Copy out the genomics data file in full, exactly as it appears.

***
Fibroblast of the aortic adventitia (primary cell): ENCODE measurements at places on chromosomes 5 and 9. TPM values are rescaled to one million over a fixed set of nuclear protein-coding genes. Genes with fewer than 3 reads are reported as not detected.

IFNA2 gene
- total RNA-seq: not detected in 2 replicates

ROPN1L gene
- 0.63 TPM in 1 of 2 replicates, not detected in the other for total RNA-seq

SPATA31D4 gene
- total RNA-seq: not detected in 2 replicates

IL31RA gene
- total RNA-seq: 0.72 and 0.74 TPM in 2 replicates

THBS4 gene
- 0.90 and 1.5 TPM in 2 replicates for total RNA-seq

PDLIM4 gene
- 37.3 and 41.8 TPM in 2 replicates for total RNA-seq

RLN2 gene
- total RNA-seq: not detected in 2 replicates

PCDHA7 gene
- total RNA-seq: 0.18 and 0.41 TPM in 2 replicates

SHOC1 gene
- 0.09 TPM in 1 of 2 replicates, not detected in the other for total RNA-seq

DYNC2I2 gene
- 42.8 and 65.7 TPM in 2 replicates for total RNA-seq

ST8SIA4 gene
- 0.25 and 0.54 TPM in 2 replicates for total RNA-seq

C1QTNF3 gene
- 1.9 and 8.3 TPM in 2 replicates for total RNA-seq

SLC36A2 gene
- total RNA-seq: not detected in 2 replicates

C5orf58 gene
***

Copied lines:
Fibroblast of the aortic adventitia (primary cell): ENCODE measurements at places on chromosomes 5 and 9. TPM values are rescaled to one million over a fixed set of nuclear protein-coding genes. Genes with fewer than 3 reads are reported as not detected.

IFNA2 gene
- total RNA-seq: not detected in 2 replicates

ROPN1L gene
- 0.63 TPM in 1 of 2 replicates, not detected in the other for total RNA-seq

SPATA31D4 gene
- total RNA-seq: not detected in 2 replicates

IL31RA gene
- total RNA-seq: 0.72 and 0.74 TPM in 2 replicates

THBS4 gene
- 0.90 and 1.5 TPM in 2 replicates for total RNA-seq

PDLIM4 gene
- 37.3 and 41.8 TPM in 2 replicates for total RNA-seq

RLN2 gene
- total RNA-seq: not detected in 2 replicates

PCDHA7 gene
- total RNA-seq: 0.18 and 0.41 TPM in 2 replicates

SHOC1 gene
- 0.09 TPM in 1 of 2 replicates, not detected in the other for total RNA-seq

DYNC2I2 gene
- 42.8 and 65.7 TPM in 2 replicates for total RNA-seq

ST8SIA4 gene
- 0.25 and 0.54 TPM in 2 replicates for total RNA-seq

C1QTNF3 gene
- 1.9 and 8.3 TPM in 2 replicates for total RNA-seq

SLC36A2 gene
- total RNA-seq: not detected in 2 replicates

C5orf58 gene